If you hate the cost of Starbucks, here is some terrifying news. Rising temperatures associated with climate change could lead arabica coffee, one of the world’s most basic commodities, to extinction in 70 years, a new study has found.
Commercial coffee growers could still cultivate crops on plantations in the right conditions, but the loss of wild arabica’s genetic diversity would make it hard to beat threats like pests and disease.
According to the study, led by researchers at Britain’s Royal Botanic Gardens at Kew in collaboration with scientists in Ethiopia, 38 to 99.7% of the areas suitable for wild arabica growth could disappear by 2080 if rising temperature predictions pan out. The researchers used computer modeling to analyze the influence of rising temperatures on wild arabica. The result was a “profoundly negative influence” on the wild arabica population.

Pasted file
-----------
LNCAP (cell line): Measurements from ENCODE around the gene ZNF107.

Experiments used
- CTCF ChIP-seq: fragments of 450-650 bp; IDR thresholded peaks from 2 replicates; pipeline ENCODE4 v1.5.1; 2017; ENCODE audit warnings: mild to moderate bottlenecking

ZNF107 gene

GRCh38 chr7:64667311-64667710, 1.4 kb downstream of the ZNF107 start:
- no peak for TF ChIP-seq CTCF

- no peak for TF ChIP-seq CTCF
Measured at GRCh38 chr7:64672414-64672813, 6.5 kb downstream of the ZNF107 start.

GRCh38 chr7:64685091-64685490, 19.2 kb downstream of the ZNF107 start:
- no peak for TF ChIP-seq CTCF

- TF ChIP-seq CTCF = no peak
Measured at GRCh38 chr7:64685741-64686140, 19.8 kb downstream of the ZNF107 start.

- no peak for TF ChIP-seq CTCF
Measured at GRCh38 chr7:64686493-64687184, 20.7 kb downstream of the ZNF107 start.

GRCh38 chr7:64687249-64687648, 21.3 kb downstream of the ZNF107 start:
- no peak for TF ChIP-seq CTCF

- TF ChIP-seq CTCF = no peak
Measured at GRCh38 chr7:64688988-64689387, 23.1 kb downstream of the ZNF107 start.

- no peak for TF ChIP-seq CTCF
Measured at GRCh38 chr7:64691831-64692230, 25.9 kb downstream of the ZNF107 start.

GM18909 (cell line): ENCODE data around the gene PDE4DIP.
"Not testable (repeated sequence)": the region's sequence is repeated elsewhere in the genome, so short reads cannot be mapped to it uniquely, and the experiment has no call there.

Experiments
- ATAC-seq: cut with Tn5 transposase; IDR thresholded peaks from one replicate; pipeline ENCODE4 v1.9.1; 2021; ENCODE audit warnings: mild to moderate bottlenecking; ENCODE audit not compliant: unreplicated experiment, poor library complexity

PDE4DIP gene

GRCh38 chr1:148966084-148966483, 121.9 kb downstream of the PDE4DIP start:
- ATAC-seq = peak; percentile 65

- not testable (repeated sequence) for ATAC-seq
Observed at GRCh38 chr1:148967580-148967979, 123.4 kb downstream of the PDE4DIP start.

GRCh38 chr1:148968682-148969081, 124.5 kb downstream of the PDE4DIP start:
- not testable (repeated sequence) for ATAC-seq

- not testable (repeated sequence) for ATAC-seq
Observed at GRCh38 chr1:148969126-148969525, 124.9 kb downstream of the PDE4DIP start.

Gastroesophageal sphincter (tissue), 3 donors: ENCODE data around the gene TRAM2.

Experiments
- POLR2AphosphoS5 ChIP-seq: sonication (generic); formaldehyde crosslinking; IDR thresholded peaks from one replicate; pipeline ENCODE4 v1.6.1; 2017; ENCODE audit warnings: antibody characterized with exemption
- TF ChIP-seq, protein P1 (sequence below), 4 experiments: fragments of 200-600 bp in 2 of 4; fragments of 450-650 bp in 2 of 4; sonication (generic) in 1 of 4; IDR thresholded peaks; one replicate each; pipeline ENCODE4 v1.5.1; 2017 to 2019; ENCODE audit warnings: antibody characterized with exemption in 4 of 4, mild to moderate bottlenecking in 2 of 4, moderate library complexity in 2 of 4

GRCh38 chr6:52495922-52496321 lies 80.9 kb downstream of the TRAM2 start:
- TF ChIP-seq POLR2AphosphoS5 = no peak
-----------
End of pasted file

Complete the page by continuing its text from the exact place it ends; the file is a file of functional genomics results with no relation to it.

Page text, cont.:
“The extinction of arabica coffee is a startling and worrying prospect,” said lead author Aaron Davis, head of coffee research at the Royal Botanic Gardens. He added that these predictions were “conservative,” since large-scale deforestation, which is happening in coffee regions such as Ethiopia and South Sudan, was not taken into consideration. Pests, diseases, flowering times, and bird reduction were also not included, which could also contribute to a larger risk of extinction.
About 4.86 million tons of cultivated arabica coffee are produced every year, accounting for more than 60% of global coffee production and valued at $16 billion in wholesale trade. This trade is crucial to the economies of Ethiopia, Brazil, Sudan, and other countries, so the extinction of the crop could have devastating effects on the global economy.
Image CC licensed by Kenneth Hong: Arabica coffee beans